Nonetheless, while I was busy feeling awful about my choice of lodging, she took it in her stride, put in her earphones and braved each ride gracefully – including the one where we had to flat out sprint across the wobbly platform to catch the ferry after a stand-off between myself and a tenacious ticket machine. We ended up falling in love with the serene atmosphere of Almada, and made some precious memories there.
The next three days between Lisbon and Porto were a whirlwind of laughter, impromptu adventures, chance encounters with eccentric strangers, long walks along winding cobblestone pavements, and a particularly jerky ride on Lisbon’s Tram 28 that felt more akin to a journey on Harry Potter’s Knight Bus (which definitely didn’t help with Uma’s motion sickness). This was actually quite fitting as Portugal is strongly linked to the book’s provenance, with JK Rowling reportedly finding the inspiration for her stories during her years spent in the architecturally enchanting Porto. While in that city, we dutifully visited the Livraria Lello, an ornate bookstore dating back to the late eighteen hundreds and on which the author is said to have mirrored Hogwarts. We spent the rest of the day walking across the picturesque city and stumbling haphazardly upon its many gems.
As I came to find on this trip, there is something so simple and yet so wonderful about discovering a new country and culture with an unfamiliar companion, and through the prism of a new and growing friendship. On our last day in Porto, we both felt as though we were parting ways with a life-long friend or family member. Ahead of Uma’s trip back to Nice that night, we decided to go to a restaurant where we could hear some Fado – a powerful form of traditional Portuguese music characterised by its melancholic nature. After mistakenly thinking the restaurant we chose was one minute away and realising it was in fact closer to twenty (a new record for my Google Maps illiteracy), we ran non-stop through the pouring rain to put us on a good footing for Uma’s impending flight. We managed to make it in decent time, find seats with a good view of the beautiful Fado singer and her band, and eat some scrumptious spaghetti while we were at it. Like most of our other memories from the trip, that night is etched into my mind, and is a bottomless source of elation whenever I think back to it.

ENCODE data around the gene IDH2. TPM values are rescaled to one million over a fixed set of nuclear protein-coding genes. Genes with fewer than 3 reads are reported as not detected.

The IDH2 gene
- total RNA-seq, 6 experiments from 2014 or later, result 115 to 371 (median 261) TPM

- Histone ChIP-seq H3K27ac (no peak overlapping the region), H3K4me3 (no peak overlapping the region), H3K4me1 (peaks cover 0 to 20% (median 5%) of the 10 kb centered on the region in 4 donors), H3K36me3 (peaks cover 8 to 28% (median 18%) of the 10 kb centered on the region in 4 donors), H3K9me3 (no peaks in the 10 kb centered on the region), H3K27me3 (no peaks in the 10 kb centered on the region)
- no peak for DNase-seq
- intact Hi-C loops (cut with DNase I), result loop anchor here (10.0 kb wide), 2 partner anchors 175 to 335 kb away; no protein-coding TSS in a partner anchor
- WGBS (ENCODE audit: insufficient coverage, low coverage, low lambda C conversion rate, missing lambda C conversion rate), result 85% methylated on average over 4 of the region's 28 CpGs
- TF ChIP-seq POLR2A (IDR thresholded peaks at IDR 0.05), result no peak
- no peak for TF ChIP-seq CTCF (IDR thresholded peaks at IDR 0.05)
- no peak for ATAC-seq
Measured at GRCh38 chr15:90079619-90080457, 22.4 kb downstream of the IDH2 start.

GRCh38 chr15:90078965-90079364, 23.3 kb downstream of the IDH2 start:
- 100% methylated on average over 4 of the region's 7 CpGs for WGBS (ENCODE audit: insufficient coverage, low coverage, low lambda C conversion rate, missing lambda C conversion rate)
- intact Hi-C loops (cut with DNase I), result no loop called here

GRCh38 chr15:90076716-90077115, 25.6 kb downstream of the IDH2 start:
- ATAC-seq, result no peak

The next day, I boarded my flight back to London with a deep sense of peace and optimism. A chance connection, sparked by a digital message sent from thousands of miles away, had grown into a meaningful and loving bond between two people who had never before met; two people from backgrounds that, by today’s standards, are meant to pit them against each other. More than ever before, I lamented these artificial barriers we construct between each other that carry no meaning or benefit to our lives. Indeed, they critically stunt our collective progress and preclude us from perceiving and participating in all the magic this world has to offer. Though this notion may already exist in many of us, it is easily drowned out in the rush of everyday life and its all-encompassing but often inconsequential concerns. Thank you Uma for reinvigorating these ideals in my mind years after I left Iran, and for initially reaching out and starting our friendship – hopefully an everlasting one.